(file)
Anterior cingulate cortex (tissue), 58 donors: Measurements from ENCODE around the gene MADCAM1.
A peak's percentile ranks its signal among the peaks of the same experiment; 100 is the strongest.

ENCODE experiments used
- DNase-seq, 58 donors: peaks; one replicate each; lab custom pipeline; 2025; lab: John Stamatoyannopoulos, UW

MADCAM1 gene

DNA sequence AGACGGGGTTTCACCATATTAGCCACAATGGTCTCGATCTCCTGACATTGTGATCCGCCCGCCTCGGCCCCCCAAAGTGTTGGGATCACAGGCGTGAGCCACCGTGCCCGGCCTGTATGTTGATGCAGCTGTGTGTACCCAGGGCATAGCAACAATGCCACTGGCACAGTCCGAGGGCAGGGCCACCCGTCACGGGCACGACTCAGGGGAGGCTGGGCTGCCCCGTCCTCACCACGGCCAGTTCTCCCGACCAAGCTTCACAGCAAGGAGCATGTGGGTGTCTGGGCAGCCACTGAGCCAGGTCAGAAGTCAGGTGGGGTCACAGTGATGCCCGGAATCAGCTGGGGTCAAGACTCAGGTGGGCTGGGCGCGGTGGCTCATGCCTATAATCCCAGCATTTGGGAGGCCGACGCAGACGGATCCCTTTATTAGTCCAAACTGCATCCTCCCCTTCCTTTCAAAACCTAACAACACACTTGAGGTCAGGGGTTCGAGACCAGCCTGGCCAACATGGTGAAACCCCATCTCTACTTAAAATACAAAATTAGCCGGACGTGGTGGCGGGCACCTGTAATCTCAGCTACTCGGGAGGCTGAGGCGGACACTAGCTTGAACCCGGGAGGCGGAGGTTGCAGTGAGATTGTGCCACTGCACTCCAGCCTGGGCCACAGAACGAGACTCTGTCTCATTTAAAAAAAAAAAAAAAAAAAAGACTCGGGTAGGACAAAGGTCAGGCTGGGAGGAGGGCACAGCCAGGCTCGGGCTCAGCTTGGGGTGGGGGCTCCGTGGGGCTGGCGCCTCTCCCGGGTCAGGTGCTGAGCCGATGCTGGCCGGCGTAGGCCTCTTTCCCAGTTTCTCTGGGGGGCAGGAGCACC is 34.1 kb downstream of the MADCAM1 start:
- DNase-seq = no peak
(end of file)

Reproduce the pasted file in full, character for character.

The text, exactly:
Anterior cingulate cortex (tissue), 58 donors: Measurements from ENCODE around the gene MADCAM1.
A peak's percentile ranks its signal among the peaks of the same experiment; 100 is the strongest.

ENCODE experiments used
- DNase-seq, 58 donors: peaks; one replicate each; lab custom pipeline; 2025; lab: John Stamatoyannopoulos, UW

MADCAM1 gene

DNA sequence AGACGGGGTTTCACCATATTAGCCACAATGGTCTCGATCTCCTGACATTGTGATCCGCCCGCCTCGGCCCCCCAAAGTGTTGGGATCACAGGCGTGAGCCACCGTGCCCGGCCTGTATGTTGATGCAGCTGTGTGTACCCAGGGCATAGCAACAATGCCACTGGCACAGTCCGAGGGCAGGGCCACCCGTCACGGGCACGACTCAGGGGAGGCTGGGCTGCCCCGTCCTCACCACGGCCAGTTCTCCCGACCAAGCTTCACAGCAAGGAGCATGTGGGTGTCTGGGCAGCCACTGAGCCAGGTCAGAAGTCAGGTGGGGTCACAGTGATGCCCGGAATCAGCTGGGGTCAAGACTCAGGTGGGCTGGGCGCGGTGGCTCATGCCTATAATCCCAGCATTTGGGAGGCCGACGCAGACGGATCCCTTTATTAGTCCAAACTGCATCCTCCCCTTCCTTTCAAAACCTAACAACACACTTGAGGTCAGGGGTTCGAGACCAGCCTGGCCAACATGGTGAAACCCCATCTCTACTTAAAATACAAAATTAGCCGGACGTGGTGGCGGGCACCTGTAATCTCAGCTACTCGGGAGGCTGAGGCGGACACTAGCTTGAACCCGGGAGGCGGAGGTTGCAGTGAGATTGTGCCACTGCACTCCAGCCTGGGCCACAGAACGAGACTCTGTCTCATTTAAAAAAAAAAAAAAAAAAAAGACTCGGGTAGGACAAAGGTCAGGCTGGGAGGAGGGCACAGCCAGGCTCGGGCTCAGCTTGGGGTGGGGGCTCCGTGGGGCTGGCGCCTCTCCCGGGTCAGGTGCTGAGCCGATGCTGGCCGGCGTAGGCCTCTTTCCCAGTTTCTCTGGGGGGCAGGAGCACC is 34.1 kb downstream of the MADCAM1 start:
- DNase-seq = no peak